The treatment of vulval irritation depends on the cause. Your doctor may recommend different options, including:

  • external treatments – medicated creams (corticosteroid, antibiotic, antifungal or local anaesthetic), barrier creams and gels
  • internal treatments – vaginal cream, gels, tablets and pessaries (antibiotic, antifungal, acidic or hormonal)
  • tablets – taken orally
  • a combination of the above.

It’s important to follow treatment instructions and see your doctor again if symptoms do not improve.

What you can do

If you have vaginal irritation, you can try the following treatments at home.

Bathing

Soothe the irritation by sitting in a wash basin or bath once or twice a day for five to 10 minutes.

If you are using a basin or tub, add two tablespoons of bicarbonate of soda or one-quarter teaspoon of salt per litre of water.

If you are having a bath, add one cup of bicarbonate of soda or a handful of salt to the water.

Saltwater spray bottle

Make up a saltwater spray bottle. Add one teaspoon of salt to 600 ml of water. Spray this mix onto your vulva while sitting on the toilet. You can do this while weeing – to reduce the stinging – and after to remove any traces of wee (or poo) from your vulva.

Cold packs

Cold packs (wrapped in a cloth) may ease itching and pain.

Going to the toilet

Reduce any burning feeling by leaning forward while weeing, so the wee goes directly into the toilet and doesn’t run down your vulva.

Learn more about vulval care.

Prevention

A healthy vaginal ecosystem

There are many types of tiny living organisms (microorganisms) that are found in the vaginal ecosystem. In a healthy vagina, there are different types of ‘friendly’ microorganisms (‘good bacteria’) that play an important role in preventing vaginal infections.

When there is an imbalance or overgrowth of ‘bad bacteria’ in the vagina, it can cause symptoms such as vaginal discharge, redness and itchiness. It can also cause common fungal infections, such vaginal thrush, or bacterial infections, such as bacterial vaginosis (BV).

Vulval irritation is not always due to an imbalance of vaginal bacteria. Studies suggest that your vaginal bacteria may be connected to the bacteria in your digestive system. So, what you eat may affect the health and populations of bacteria in your gut and vagina. But more research is needed in this area.

Live cultured yoghurt and other fermented food, such as kimchi, sauerkraut and kefir, contain good bacteria (Lactobacillus). When you eat these foods regularly, they help maintain good bacteria in your digestive system.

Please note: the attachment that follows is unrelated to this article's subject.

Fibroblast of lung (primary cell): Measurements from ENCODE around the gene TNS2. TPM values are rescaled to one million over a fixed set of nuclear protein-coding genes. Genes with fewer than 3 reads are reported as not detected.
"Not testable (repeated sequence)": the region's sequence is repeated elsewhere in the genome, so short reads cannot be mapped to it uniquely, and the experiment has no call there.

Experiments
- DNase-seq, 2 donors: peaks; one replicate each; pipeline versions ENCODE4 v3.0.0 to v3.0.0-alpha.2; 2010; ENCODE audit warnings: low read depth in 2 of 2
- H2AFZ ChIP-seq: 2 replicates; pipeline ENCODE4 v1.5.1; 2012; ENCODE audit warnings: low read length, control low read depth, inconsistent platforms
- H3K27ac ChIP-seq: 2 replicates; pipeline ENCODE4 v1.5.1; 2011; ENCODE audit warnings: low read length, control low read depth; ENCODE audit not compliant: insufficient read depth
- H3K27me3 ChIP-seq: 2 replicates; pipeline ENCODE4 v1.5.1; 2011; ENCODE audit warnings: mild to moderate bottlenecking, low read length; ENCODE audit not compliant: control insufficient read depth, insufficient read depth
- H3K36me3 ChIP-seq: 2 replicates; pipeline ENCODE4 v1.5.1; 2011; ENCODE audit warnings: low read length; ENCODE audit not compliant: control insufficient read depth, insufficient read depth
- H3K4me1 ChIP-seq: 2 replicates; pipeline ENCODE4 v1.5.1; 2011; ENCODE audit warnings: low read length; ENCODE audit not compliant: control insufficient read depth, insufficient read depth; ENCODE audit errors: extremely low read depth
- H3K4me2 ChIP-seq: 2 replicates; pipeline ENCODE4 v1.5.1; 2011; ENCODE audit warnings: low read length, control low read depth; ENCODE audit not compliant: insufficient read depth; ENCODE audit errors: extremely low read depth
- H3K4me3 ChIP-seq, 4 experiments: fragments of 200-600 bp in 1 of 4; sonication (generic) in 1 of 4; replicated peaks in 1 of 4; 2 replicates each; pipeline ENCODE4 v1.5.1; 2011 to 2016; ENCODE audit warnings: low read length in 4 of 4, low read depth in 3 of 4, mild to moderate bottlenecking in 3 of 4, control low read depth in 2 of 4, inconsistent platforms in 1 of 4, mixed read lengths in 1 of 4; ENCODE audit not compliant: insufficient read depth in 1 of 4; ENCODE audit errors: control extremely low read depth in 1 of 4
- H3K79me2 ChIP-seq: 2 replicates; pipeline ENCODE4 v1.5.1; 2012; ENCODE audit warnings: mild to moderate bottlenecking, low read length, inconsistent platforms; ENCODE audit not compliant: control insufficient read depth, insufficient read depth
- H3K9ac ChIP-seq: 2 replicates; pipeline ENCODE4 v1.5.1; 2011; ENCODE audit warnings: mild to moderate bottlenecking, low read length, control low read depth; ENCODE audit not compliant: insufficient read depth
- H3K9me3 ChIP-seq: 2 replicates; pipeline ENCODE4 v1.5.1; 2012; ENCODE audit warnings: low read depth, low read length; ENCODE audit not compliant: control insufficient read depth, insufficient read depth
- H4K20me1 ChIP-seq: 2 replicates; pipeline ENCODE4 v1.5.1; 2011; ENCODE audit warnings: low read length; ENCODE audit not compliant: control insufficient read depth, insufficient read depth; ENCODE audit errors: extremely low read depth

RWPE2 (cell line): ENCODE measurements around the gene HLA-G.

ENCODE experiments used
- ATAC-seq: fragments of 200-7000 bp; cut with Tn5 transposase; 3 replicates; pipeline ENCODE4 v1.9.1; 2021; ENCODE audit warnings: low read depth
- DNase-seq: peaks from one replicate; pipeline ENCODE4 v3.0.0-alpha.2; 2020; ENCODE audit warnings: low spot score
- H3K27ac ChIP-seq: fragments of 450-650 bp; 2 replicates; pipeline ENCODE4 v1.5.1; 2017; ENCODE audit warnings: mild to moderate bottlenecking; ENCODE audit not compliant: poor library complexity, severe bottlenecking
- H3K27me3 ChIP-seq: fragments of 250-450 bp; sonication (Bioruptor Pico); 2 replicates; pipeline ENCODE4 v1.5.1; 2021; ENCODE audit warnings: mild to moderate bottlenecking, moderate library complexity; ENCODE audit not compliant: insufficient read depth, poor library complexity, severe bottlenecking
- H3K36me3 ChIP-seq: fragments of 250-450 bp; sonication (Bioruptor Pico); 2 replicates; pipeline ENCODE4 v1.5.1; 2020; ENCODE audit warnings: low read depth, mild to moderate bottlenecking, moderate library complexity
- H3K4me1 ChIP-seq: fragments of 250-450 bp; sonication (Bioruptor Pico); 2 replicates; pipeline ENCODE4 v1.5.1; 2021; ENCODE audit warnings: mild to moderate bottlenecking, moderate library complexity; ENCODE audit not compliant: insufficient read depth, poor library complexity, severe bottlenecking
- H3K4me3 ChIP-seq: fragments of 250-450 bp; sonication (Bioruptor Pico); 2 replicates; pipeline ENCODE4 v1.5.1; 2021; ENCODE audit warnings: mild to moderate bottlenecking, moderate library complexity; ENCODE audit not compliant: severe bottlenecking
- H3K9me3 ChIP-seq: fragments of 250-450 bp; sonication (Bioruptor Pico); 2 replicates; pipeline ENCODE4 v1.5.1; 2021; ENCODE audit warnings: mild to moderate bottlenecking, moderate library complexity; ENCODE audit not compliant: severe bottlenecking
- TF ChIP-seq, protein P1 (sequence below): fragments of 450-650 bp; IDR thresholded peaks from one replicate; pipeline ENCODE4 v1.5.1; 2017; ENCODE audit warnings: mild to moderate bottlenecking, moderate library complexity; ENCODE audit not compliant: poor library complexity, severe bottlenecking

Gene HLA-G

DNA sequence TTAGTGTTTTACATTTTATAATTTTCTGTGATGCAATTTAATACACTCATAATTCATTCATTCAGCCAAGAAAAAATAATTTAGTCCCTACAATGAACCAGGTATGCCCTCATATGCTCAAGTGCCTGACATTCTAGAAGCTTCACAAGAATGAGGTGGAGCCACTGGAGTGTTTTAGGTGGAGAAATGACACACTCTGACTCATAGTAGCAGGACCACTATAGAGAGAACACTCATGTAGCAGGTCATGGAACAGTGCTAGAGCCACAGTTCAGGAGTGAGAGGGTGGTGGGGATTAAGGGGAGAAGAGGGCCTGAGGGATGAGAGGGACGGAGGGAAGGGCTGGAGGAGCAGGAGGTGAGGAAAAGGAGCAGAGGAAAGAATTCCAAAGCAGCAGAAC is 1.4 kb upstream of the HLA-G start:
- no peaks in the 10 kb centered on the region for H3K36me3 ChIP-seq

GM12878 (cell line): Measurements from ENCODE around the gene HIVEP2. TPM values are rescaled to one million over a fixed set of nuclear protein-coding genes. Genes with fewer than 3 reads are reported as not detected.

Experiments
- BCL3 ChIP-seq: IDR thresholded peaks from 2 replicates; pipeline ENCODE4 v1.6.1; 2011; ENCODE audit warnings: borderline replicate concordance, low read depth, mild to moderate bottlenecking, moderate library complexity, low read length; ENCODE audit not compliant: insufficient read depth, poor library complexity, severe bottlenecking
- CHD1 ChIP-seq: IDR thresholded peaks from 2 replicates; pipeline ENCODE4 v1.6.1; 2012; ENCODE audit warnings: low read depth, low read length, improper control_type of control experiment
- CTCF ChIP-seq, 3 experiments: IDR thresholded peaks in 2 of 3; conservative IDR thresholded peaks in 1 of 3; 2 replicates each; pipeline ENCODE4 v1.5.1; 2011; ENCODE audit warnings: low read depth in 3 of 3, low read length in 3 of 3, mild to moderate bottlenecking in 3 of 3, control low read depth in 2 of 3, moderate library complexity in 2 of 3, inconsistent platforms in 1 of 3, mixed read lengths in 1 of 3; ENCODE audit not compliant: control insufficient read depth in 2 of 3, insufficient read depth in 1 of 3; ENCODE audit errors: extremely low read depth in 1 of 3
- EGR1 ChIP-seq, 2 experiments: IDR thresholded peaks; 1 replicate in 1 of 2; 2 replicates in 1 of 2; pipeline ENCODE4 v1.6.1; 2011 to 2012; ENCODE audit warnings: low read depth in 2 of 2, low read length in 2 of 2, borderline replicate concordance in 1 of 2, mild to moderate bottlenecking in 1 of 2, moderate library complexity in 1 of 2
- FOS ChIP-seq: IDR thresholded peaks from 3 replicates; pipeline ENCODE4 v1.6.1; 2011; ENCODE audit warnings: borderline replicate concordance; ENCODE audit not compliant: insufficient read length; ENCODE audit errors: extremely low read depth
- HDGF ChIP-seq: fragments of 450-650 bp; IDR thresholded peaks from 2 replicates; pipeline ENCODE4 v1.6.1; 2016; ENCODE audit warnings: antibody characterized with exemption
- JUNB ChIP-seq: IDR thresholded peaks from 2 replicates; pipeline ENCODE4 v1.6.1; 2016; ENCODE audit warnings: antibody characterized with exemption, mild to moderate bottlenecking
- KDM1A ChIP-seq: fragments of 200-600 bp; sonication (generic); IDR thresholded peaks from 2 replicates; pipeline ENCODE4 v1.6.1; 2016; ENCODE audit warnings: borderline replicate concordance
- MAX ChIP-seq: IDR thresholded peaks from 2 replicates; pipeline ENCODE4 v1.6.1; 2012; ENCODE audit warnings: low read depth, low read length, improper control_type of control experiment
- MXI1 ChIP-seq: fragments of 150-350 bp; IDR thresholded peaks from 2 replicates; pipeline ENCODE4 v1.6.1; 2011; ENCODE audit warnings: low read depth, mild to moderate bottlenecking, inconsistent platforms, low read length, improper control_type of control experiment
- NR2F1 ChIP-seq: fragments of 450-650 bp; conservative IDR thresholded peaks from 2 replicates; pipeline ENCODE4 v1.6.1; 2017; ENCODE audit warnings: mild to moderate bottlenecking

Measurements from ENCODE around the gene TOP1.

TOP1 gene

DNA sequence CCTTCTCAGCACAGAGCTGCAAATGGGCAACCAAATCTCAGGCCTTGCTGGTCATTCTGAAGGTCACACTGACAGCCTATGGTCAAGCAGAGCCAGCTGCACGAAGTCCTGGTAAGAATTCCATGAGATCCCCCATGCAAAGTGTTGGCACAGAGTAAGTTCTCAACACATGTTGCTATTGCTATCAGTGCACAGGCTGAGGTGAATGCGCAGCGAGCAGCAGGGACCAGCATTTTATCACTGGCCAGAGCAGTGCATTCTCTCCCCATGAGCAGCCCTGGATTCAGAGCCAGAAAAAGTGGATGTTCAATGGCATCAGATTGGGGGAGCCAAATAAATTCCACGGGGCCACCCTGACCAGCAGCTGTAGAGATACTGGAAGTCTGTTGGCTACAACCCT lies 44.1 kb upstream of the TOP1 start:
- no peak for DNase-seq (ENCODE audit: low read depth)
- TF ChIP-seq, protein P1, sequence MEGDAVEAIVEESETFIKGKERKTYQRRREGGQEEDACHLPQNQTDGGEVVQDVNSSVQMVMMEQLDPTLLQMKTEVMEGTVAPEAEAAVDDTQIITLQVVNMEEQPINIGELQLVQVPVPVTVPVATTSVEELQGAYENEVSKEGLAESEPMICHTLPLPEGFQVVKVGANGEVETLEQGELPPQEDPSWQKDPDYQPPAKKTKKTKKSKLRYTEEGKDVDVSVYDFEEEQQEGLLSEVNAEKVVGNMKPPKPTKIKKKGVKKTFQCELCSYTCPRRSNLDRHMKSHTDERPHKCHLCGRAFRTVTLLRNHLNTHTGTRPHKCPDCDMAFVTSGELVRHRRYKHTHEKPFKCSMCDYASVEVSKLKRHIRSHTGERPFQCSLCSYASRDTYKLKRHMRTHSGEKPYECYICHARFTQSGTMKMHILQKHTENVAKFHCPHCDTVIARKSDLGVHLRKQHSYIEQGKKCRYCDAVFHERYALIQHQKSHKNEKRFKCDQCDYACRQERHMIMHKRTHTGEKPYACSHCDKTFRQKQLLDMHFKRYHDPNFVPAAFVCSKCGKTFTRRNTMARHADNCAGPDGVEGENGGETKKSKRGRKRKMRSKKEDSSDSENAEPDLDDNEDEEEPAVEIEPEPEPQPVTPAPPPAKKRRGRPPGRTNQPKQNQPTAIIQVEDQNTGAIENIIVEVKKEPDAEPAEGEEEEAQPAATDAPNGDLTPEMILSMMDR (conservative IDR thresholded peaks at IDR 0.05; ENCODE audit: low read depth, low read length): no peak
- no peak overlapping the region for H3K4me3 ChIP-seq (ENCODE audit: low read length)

We know that a wholefood diet rich in fruits, vegetables and fibres is associated with good bacteria in the gut. Food such as refined carbohydrates (e.g. white bread and pasta), high sugar foods (e.g. chocolate and cakes) and high sugar drinks (e.g. soft drink and alcohol) may help bad bacteria to grow and flourish.

Probiotics

Probiotics are live microorganisms that, in the right amounts, can improve your health.

Probiotics can be taken orally as a capsule or as a powder. These probiotics contain good bacteria in much higher quantities than what you would get from fermented foods alone.

Some evidence suggests that probiotic supplements can be useful in preventing and treating vaginal infections, especially bacterial vaginosis, but more research is needed to support this.

There are many kinds of probiotic supplements available. Ask your health professional to recommend the best probiotic for you.

When to see your doctor

Sometimes vulval irritation involves a cycle of itching, scratching, skin splitting and then a secondary infection. Many women are embarrassed to discuss their problem and they may ignore symptoms for years before they seek help.

If you are experiencing vulval irritation and your symptoms are not getting better, it’s important to see your doctor. They will take your medical history and ask about your symptoms. If they don’t check your vulva, ask for an examination. You might also need to have a urine test, vulval or vaginal swab, blood test or vulval biopsy. This process will ensure you get the right diagnosis and treatment.

The sooner you seek help, the sooner your symptoms will improve.

This web page is designed to be informative and educational. It is not intended to provide specific medical advice or replace advice from your health practitioner. The information above is based on current medical knowledge, evidence and practice as at April 2023.

This con­tent has been reviewed by a group of med­ical sub­ject mat­ter experts, in accor­dance with Jean Hailes pol­i­cy.

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Last updated: 
19 January 2024
 | 
Last reviewed: 
26 April 2023